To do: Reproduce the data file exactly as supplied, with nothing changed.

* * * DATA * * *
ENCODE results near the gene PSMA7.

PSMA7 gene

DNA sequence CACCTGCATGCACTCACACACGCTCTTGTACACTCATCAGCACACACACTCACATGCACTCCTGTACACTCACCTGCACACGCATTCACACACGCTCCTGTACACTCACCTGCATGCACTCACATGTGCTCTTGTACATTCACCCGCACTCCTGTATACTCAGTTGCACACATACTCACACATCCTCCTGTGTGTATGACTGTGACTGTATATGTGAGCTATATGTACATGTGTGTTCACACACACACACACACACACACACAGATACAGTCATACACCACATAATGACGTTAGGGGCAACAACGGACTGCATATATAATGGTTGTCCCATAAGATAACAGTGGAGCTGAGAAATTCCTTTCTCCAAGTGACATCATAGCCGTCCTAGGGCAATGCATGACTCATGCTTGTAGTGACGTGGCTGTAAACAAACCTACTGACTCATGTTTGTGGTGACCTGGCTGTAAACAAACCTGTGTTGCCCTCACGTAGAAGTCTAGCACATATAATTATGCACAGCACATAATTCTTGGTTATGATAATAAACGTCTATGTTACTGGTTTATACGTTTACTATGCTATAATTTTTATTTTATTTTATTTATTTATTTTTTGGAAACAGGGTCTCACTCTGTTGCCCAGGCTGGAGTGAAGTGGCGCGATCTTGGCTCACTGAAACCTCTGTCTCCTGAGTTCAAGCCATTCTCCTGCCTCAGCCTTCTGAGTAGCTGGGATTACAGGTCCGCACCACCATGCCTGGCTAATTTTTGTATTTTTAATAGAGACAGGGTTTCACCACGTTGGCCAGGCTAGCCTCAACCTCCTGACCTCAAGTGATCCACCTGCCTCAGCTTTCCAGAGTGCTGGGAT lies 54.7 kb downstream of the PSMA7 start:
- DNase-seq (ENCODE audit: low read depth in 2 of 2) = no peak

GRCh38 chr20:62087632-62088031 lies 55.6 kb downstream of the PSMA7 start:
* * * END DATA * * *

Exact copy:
ENCODE results near the gene PSMA7.

PSMA7 gene

DNA sequence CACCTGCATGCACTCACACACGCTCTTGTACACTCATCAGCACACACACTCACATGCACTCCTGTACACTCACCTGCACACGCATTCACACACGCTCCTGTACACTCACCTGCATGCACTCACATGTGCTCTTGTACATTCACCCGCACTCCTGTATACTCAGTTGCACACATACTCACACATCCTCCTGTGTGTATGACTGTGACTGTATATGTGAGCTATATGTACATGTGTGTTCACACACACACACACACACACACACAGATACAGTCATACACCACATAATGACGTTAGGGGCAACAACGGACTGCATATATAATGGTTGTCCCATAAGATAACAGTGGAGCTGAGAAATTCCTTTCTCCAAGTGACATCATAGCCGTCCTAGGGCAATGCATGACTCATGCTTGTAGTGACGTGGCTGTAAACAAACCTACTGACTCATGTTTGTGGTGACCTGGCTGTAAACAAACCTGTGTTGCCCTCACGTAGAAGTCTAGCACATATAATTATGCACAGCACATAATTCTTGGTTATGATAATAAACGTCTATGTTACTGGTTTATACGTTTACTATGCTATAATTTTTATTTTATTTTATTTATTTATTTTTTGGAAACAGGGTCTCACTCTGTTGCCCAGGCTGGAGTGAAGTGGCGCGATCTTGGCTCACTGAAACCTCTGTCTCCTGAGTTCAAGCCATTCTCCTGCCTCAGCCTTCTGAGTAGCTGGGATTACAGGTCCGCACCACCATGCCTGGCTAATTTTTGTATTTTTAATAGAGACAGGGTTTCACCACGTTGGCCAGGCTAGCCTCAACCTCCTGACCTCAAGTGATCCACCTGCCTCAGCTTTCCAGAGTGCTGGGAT lies 54.7 kb downstream of the PSMA7 start:
- DNase-seq (ENCODE audit: low read depth in 2 of 2) = no peak

GRCh38 chr20:62087632-62088031 lies 55.6 kb downstream of the PSMA7 start: